This morning pharma giant AstraZeneca, who developed the vaccine with the University of Oxford, said it could be around 90 per cent effective over two doses
Adar Poonawalla, CEO and owner of Serum Institute of India said on Monday a minimum of 100 million doses of Covishield will be available by January and hundreds of million could be ready by the end of February, reports NDTV.
Poonawalla, whose company has an agreement with the government to mass-manufacture doses of the Covid vaccine, said around 40 million doses had already been produced and that the centre would buy 90 per cent of these doses for ₹ 250 or less per dose.
The rest will be sold for between ₹ 500 and ₹ 600 per dose for the private market, he said.
"It will be another two-three months for the vaccine to be available in India. By January we will have 100 million doses, minimum. The target set by the government is 300 to 400 million doses by July. We are putting a MRP of ₹ 1,000 - for the private market it will be around ₹ 500 or 600 (+ ₹ 200 for the distributor) and ₹ 250 or less for the government," Mr Poonawalla said.
He also said the 10 per cent expected to be released to the private market is unlikely to be available before March, making vaccine distribution the preserve of the government till then. The delay, he said, would be because of time needed to complete licensing formalities.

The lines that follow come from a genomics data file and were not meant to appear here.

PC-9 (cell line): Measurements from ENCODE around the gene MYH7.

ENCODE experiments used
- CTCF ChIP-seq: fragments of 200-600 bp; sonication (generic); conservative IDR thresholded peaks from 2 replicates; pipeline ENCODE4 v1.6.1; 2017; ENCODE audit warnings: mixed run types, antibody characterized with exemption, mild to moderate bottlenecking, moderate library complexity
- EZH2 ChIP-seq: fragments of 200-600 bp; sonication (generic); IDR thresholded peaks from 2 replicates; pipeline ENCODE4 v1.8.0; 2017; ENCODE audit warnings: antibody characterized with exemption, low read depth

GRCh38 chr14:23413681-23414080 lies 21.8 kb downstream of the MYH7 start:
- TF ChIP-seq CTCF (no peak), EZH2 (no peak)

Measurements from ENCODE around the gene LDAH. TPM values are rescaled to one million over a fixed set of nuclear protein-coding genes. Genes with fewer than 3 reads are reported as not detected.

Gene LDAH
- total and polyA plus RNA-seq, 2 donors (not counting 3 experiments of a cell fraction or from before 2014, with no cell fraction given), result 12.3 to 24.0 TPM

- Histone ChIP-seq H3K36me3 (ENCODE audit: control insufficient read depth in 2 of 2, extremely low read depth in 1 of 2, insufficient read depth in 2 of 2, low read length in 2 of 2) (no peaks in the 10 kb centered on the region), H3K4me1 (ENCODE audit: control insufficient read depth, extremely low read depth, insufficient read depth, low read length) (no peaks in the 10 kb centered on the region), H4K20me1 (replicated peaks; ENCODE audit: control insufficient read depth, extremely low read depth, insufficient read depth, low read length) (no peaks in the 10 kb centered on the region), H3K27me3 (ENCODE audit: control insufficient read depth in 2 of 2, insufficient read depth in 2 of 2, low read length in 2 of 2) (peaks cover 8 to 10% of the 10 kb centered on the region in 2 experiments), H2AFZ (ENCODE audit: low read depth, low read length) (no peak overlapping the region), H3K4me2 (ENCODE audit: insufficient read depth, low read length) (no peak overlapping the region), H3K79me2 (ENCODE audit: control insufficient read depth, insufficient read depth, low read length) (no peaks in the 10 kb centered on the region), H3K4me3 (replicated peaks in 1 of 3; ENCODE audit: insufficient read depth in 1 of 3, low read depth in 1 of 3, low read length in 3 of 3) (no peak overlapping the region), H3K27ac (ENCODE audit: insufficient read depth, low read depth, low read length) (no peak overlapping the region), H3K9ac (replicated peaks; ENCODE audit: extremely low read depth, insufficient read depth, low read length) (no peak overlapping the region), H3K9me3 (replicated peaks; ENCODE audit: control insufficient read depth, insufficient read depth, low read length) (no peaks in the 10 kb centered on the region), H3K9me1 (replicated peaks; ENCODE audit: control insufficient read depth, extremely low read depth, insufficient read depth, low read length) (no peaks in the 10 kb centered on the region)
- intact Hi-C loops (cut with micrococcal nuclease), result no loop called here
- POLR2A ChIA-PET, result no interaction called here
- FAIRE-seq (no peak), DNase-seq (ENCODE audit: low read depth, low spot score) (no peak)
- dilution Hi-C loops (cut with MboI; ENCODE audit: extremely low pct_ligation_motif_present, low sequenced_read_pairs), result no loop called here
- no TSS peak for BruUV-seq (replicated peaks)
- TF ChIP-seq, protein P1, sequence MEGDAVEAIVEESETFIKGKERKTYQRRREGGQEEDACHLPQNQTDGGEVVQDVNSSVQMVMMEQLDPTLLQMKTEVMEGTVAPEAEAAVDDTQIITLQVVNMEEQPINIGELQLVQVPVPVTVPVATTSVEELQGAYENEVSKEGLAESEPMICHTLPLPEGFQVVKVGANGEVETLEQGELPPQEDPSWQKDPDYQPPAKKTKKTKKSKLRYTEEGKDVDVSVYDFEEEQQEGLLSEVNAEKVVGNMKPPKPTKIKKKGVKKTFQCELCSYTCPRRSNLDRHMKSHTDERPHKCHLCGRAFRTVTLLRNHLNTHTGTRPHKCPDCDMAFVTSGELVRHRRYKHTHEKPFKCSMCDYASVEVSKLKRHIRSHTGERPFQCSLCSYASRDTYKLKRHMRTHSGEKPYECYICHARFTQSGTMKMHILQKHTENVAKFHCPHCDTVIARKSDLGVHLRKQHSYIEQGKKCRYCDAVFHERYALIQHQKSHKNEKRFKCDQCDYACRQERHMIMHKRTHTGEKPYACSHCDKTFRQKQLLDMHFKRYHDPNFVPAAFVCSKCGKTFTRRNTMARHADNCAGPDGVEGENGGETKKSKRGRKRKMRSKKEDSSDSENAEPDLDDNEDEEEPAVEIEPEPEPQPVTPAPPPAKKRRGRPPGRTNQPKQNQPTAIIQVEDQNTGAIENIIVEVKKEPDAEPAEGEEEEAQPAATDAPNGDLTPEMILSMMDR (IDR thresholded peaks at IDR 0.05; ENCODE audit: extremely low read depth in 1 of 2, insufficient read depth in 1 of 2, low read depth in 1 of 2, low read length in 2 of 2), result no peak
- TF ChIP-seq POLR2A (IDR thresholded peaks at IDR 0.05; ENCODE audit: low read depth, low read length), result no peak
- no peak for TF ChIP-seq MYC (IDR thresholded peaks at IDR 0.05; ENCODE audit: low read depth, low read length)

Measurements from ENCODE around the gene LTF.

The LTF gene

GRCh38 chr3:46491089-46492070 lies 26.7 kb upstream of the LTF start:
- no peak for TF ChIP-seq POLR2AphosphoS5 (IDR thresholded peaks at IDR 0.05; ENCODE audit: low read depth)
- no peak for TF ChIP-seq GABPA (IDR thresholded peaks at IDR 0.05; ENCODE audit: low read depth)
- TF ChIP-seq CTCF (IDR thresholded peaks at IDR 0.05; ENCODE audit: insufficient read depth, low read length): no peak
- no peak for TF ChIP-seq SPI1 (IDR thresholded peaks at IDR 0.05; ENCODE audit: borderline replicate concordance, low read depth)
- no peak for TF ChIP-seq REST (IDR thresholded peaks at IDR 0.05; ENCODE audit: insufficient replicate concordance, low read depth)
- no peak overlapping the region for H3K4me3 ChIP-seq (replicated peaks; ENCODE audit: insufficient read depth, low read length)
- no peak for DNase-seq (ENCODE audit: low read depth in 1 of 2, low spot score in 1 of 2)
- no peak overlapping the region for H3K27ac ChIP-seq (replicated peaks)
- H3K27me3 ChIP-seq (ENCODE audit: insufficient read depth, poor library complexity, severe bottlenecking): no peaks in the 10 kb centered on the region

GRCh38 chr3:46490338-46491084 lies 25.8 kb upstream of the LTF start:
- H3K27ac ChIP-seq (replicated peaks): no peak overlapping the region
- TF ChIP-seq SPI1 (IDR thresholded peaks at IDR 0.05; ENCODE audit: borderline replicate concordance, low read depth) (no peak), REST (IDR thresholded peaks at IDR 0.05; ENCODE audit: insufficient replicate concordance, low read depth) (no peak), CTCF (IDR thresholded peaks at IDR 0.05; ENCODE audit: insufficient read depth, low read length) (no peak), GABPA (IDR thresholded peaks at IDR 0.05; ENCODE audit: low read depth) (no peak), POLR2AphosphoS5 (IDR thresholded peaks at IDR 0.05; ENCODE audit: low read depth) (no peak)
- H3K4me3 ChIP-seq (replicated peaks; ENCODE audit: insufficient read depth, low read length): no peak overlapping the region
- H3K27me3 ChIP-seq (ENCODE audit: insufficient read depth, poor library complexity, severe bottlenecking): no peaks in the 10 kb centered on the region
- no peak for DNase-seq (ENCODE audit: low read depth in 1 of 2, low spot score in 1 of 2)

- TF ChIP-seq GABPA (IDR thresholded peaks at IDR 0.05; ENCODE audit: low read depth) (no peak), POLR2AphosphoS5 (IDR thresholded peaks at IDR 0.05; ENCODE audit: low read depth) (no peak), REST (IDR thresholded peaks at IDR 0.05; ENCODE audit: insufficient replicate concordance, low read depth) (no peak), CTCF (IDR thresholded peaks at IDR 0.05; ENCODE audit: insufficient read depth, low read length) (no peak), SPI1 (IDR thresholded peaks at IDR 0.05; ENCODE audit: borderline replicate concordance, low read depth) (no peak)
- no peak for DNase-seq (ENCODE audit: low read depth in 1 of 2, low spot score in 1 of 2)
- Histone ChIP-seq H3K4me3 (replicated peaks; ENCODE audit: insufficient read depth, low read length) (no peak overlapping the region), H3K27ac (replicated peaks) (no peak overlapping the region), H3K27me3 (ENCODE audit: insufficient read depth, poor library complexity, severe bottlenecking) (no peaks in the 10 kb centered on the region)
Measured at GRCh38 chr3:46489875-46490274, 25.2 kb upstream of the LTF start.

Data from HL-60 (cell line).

"Till then the general public is not likely to get it easily. They will have to go to government distribution points and, if the are eligible, then they will get it. Otherwise they have to wait till March... because the priority is to vaccine our most vulnerable," Mr Poonawalla said.
In June government sources told NDTV that front-line workers - doctors, nurses and others - would be first in line to be vaccinated.
Prime Minister Narendra Modi is likely to chair a virtual meet with chief ministers of the eight worst affected states on Tuesday. He is expected to discuss vaccine distribution.
This morning pharma giant AstraZeneca, who developed the vaccine candidate jointly with the University of Oxford, said it could be around 90 per cent effective when administered over two doses separated by a month. This is based on data from trials in Britain and Brazil.
More crucially, the Covishield vaccine works out to be cheaper than the two other candidates that have released trial data in recent days - Pfizer and Moderna. It can also be transported and stored at fridge temperatures; experts say this makes it easier to distribute, especially in poor countries.
India is the second worst-affected country with over 90 lakh confirmed cases and 1.34 lakh deaths. As of this morning, there are around 4.43 lakh active cases in the country.